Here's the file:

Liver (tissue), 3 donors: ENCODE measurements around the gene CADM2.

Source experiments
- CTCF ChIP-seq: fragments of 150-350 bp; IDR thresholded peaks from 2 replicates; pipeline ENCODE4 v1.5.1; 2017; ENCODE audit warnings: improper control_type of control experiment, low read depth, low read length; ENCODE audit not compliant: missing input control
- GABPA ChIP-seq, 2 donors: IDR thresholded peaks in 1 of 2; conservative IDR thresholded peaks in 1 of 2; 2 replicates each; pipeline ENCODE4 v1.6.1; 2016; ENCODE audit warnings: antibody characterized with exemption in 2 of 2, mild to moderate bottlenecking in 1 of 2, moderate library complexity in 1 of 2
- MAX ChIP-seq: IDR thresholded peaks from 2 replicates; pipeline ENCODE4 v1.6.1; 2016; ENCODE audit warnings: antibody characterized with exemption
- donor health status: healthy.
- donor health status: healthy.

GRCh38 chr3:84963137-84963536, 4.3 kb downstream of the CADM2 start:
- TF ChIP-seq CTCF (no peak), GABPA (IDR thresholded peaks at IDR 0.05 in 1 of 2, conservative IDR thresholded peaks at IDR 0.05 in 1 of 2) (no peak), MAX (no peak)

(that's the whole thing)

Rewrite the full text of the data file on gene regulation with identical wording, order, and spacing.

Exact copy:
Liver (tissue), 3 donors: ENCODE measurements around the gene CADM2.

Source experiments
- CTCF ChIP-seq: fragments of 150-350 bp; IDR thresholded peaks from 2 replicates; pipeline ENCODE4 v1.5.1; 2017; ENCODE audit warnings: improper control_type of control experiment, low read depth, low read length; ENCODE audit not compliant: missing input control
- GABPA ChIP-seq, 2 donors: IDR thresholded peaks in 1 of 2; conservative IDR thresholded peaks in 1 of 2; 2 replicates each; pipeline ENCODE4 v1.6.1; 2016; ENCODE audit warnings: antibody characterized with exemption in 2 of 2, mild to moderate bottlenecking in 1 of 2, moderate library complexity in 1 of 2
- MAX ChIP-seq: IDR thresholded peaks from 2 replicates; pipeline ENCODE4 v1.6.1; 2016; ENCODE audit warnings: antibody characterized with exemption
- donor health status: healthy.
- donor health status: healthy.

GRCh38 chr3:84963137-84963536, 4.3 kb downstream of the CADM2 start:
- TF ChIP-seq CTCF (no peak), GABPA (IDR thresholded peaks at IDR 0.05 in 1 of 2, conservative IDR thresholded peaks at IDR 0.05 in 1 of 2) (no peak), MAX (no peak)